U.S. home prices dropped 3 percent in January compared to the same month last year, and fell 1.1 percent compared to December 2007, according to an index released today by the U.S. Office of Federal Housing Enterprise Oversight.

U.S. home prices dropped 3 percent in January compared to the same month last year, and fell 1.1 percent compared to December 2007, according to an index released today by the U.S. Office of Federal Housing Enterprise Oversight.

Also today, Standard & Poor’s released a separate monthly price index that measures price changes in 20 major U.S. metro areas. That S&P/Case-Shiller index fell 10.7 percent year-over-year in January and sank 2.4 percent compared to December 2007.

The price index by OFHEO, an agency that regulates government-sponsored mortgage entities Fannie Mae and Freddie Mac, is based on single-family home-sale transactions that involve conforming, conventional mortgages purchased or securitized by Fannie Mae or Freddie Mac.

This index measures average price changes in repeat sales or refinancings on the same properties.

Regionally, the OFHEO index plunged 9.4 percent in the Pacific region, 4.3 percent in the New England region, 4.2 percent in the East North Central region, 3 percent in the South Atlantic, 2.2 percent in the West North Central region and 0.8 percent in the Mountain region while rising 1.5 percent in the West South Central region, 0.7 percent in the East South Central region and 0.5 percent in the Middle Atlantic from January 2007 to January 2008.

From December 2007 to January 2008 the index rose 0.1 percent in the Mountain region while falling in all of the other regions. New England led the regions with a 1.5 percent monthly decline.

Miami and Las Vegas had the steepest year-over-year drop in home prices in January, according to the S&P/Case-Shiller index, which is based on price data from repeat sales of single-family homes over times.

Phoenix was next on the list with an 18.2 percent decline, and 10 of 20 cities in the index experienced a double-digit percentage drop in index value in January 2008 compared to January 2007.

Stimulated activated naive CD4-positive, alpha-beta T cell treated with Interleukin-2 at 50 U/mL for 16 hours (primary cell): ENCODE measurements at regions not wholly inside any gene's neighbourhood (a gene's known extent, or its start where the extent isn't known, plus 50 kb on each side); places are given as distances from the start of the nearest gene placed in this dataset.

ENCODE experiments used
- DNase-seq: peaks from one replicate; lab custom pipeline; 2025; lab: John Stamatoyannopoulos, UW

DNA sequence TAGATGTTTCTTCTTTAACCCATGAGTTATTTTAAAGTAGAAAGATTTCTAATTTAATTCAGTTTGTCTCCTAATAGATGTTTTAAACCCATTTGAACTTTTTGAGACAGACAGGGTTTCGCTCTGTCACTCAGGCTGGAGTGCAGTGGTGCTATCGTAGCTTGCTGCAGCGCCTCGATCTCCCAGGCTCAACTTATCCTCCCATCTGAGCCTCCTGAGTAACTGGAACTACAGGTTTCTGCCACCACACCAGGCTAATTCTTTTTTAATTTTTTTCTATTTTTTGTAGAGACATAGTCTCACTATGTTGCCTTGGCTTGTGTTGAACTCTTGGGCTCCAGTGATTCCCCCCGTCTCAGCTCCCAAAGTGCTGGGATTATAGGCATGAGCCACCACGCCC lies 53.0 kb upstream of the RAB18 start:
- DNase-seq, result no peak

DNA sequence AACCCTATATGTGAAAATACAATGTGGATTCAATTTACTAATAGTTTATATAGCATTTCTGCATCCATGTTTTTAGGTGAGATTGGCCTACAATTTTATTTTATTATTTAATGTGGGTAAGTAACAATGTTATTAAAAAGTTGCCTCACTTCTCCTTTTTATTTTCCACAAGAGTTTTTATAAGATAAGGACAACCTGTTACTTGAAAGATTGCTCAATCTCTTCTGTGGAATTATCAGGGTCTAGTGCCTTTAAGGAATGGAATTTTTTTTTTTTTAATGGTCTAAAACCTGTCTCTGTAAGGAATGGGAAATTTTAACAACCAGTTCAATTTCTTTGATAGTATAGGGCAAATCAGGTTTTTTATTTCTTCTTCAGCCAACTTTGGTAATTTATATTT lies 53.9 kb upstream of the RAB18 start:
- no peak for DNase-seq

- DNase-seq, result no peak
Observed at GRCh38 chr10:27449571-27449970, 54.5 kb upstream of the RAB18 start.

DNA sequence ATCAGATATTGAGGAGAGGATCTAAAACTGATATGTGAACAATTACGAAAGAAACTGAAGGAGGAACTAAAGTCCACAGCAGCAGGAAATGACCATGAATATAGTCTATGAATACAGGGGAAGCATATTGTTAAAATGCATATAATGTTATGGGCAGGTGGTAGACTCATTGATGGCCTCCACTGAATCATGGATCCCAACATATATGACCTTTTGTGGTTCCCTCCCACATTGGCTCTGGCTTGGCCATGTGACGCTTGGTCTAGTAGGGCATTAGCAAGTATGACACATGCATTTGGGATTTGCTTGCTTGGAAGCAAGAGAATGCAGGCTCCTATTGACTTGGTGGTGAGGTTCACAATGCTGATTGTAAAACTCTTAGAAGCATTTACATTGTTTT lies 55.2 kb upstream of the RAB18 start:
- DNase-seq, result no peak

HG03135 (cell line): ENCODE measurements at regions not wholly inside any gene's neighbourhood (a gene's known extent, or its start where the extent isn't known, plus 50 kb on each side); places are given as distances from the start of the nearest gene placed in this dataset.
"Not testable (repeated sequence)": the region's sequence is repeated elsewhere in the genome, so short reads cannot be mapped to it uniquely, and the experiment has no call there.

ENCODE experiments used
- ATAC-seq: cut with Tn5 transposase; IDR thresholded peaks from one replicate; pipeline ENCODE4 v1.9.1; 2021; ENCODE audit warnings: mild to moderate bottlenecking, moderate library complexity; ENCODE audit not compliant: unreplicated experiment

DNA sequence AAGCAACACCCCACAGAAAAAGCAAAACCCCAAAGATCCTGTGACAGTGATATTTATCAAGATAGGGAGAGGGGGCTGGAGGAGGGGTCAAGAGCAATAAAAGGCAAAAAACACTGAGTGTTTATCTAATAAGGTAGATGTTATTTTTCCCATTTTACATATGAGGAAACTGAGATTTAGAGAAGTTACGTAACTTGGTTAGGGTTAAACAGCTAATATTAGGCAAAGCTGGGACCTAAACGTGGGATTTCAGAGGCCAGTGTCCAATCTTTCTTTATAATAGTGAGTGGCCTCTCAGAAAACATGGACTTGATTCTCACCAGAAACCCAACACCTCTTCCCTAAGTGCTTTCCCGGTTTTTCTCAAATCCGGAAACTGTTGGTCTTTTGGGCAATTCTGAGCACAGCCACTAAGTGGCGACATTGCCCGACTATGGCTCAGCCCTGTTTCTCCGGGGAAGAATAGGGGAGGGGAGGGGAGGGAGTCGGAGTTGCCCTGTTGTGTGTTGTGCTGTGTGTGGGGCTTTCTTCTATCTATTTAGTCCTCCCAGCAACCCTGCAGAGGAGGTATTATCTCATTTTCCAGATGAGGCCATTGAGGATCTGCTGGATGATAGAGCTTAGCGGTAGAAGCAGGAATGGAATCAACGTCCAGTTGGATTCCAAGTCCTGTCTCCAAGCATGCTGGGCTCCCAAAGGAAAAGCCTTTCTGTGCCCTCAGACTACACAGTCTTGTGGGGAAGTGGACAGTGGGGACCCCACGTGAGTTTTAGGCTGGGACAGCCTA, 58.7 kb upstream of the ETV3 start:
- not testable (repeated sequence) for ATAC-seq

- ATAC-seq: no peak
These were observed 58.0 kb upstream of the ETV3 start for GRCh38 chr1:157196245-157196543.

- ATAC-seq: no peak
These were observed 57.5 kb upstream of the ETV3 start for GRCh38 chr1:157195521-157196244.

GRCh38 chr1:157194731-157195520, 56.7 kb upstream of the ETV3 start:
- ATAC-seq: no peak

Sixteen of the 20 metro areas had record-low annual growth rates, while 13 metro areas had record monthly declines.

Charlotte, N.C., which had a 1.8 percent year-over-year gain in index value, was the only metro area with a value rise during that period.

The monthly index value dropped in all 20 metro areas from December 2007 to January 2008. The Las Vegas metro area had the steepest drop from December 2007 to January 2008, falling 5.1 percent. Next on the list was Phoenix with a 4.1 percent drop. Charlotte had the slightest monthly decline at 0.2 percent, followed by New York with 0.9 percent.

"Unfortunately, it does not look like early 2008 is marking any turnaround in the housing market, after the declining year recorded throughout 2007," said David M. Blitzer, chairman of the index committee.

"Home prices continue to fall, decelerate and reach record lows across the nation."

S&P/Case-Shiller January home-price index

Metropolitan Area Jan. ’07-
Jan. ’08 change
Atlanta -4.8%
Boston -3.4%
Charlotte 1.8%
Chicago -6.6%
Cleveland -8.5%
Dallas -3.3%
Denver -5.1%
Detroit -15.1%
Las Vegas -19.3%
Los Angeles -16.5%
Miami -19.3%
Minneapolis -10.0%
New York -5.8%
Phoenix -18.2%
Portland -0.5%
San Diego -16.7%
San Francisco -13.2%
Seattle -1.3%
Tampa -15.0%
Washington -10.9%
Composite-20 (20 metro
areas combined)
-10.7%

Source: S&P/Case-Shiller

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